MACK DUNSTANâ€™S INFERNO by Paul Collins IUniverse, pb, Â£7.60 www.iuniverse.com
Reviewed by Stewart Horn
Mack Dunstan – Hollywood actor, president of the National Rifle Association, a barely disguised Charlton Heston – dies and gets taken on a tour of Hell by Virgil, in a twenty-first century retelling of Danteâ€™s Divine Comedy.Â Dunstan starts with the same arrogance and self-importance that he had in life, but gradually comes to realise that his right wing, pro-gun views were wrong.Â Thatâ€™s the story.
There are plenty of interesting ideas in this book, and Collins is not afraid of the big ones: he explores personal and collective responsibility, the nature of life of death, the origin of mankind.Â There is also some striking imagery and a supercharged version of the Gaia hypothesis.Â With all this going for it, Inferno should have been great.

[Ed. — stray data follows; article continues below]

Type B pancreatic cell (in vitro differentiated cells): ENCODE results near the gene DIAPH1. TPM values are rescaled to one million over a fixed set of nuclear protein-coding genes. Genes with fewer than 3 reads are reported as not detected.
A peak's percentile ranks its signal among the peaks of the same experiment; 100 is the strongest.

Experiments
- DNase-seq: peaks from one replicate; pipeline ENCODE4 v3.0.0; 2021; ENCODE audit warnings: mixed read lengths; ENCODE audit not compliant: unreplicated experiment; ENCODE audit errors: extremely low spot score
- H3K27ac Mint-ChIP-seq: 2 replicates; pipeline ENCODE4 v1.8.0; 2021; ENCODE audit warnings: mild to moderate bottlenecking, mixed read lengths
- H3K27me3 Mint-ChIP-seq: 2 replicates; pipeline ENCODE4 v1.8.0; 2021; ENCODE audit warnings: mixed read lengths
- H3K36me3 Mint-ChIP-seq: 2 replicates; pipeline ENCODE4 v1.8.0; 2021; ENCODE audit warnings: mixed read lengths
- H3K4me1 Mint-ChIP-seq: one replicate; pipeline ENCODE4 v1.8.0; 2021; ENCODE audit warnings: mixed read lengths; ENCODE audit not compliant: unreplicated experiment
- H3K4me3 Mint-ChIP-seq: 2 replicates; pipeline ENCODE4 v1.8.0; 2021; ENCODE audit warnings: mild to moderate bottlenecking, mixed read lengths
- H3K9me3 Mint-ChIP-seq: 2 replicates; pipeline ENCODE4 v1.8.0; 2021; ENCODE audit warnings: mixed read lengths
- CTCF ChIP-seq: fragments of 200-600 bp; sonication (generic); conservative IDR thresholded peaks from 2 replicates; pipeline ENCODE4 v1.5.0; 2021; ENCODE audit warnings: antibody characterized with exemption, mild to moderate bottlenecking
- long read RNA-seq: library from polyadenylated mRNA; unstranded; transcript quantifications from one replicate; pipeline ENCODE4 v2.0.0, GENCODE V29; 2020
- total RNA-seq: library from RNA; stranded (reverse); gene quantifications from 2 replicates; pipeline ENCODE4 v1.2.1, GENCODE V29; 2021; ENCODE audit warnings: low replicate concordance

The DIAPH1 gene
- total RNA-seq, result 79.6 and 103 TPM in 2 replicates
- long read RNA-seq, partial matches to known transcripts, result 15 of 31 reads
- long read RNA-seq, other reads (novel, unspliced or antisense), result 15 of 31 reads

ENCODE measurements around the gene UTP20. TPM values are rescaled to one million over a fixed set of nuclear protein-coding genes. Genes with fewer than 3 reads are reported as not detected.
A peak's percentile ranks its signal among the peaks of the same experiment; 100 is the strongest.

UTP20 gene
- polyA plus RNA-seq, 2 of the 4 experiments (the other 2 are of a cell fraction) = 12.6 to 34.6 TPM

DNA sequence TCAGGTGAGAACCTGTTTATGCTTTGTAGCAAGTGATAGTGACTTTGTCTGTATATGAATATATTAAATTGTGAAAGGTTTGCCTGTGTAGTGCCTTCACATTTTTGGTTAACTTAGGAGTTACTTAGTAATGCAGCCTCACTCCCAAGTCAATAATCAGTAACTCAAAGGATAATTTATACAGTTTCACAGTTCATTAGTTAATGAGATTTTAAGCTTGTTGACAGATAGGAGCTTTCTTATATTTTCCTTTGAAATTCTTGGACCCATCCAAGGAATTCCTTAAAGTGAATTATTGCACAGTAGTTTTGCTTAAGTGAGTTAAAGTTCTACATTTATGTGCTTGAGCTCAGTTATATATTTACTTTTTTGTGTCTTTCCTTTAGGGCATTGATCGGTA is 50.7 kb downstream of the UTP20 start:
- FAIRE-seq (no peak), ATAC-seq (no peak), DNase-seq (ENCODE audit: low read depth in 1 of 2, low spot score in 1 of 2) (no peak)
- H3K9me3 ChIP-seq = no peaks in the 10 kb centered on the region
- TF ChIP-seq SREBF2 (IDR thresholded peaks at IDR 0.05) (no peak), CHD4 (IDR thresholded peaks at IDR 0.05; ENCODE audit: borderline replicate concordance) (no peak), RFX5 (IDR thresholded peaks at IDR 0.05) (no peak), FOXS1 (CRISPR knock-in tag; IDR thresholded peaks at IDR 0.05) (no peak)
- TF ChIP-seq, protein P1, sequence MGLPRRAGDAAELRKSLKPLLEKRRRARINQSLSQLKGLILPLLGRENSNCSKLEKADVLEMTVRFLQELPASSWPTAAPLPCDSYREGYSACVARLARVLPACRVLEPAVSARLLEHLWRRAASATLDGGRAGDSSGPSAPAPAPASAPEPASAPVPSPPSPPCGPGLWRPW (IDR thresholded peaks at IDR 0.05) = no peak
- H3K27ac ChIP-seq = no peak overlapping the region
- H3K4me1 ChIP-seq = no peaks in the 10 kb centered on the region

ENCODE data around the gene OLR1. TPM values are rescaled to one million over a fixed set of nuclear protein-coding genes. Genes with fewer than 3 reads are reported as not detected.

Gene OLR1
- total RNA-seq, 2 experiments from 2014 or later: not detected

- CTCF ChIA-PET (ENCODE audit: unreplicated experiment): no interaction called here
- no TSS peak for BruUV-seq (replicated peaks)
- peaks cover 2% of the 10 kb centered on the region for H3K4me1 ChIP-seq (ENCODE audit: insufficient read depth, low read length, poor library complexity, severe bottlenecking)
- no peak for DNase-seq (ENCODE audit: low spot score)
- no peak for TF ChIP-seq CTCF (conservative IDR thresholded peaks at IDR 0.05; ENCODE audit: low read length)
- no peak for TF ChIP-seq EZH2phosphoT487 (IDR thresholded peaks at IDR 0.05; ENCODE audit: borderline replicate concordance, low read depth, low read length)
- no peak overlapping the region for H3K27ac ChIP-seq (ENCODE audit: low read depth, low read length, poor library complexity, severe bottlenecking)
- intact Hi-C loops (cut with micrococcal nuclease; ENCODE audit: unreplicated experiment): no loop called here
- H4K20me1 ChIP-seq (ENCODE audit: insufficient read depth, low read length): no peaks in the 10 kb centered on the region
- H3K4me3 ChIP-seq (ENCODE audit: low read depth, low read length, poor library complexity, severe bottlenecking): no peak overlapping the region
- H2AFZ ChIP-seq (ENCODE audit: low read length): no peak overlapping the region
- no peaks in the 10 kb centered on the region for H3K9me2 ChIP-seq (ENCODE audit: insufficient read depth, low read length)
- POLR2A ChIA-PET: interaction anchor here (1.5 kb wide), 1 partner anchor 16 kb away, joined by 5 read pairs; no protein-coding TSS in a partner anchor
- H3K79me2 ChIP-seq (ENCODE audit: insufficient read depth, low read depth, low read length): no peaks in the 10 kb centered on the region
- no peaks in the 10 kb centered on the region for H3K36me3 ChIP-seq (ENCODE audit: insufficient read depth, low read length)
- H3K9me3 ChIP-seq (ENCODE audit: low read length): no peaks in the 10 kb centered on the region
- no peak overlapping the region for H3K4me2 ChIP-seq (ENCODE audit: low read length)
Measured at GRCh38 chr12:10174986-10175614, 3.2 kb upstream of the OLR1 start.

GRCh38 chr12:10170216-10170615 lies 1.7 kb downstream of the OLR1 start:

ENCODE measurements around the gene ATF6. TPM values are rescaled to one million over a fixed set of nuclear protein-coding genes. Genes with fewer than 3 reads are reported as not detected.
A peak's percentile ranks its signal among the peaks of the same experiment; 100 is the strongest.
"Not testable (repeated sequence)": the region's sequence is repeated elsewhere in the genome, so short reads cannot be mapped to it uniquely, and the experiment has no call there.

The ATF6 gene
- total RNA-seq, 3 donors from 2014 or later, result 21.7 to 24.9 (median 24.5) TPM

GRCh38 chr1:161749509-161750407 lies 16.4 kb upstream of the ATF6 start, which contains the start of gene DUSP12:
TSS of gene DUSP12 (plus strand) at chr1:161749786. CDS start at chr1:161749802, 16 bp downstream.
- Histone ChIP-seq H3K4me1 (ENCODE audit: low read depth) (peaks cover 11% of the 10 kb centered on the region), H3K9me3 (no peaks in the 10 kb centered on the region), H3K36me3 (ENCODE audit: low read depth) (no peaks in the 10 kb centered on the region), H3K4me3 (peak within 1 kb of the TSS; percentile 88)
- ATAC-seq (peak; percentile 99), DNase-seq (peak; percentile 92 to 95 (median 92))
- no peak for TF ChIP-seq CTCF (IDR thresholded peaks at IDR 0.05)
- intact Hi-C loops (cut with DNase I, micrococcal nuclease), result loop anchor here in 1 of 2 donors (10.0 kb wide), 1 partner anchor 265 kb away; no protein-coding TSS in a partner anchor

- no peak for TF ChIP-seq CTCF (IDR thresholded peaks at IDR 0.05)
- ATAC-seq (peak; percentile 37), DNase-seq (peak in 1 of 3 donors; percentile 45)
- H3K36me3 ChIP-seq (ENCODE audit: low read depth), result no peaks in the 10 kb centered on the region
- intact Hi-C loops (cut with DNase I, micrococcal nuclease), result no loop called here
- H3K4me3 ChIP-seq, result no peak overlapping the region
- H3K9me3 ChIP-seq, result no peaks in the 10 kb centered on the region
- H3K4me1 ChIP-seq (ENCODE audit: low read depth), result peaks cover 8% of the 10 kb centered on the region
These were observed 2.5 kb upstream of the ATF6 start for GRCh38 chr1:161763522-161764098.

Sadly, itâ€™s the writing that lets it down.Â Collinsâ€™s prose is clumsy and repetitive; his dialogue is unrealistic and most of the descriptive passages donâ€™t make any sense.Â There is no consistent voice, no connection with any characters, and fundamental mistakes on every page.Â I expect a published novelist to know about spelling, grammar and punctuation, but Collins writes like someone who hasnâ€™t read many books, not even this one.
Inferno could have been a strong, tight 10,000 word short story; as a 30,000 word novella itâ€™s rambling, monotonous and loses its impact.
Paul Collins seems like a man with things to say, and I hope that one day heâ€™ll learn to say them better.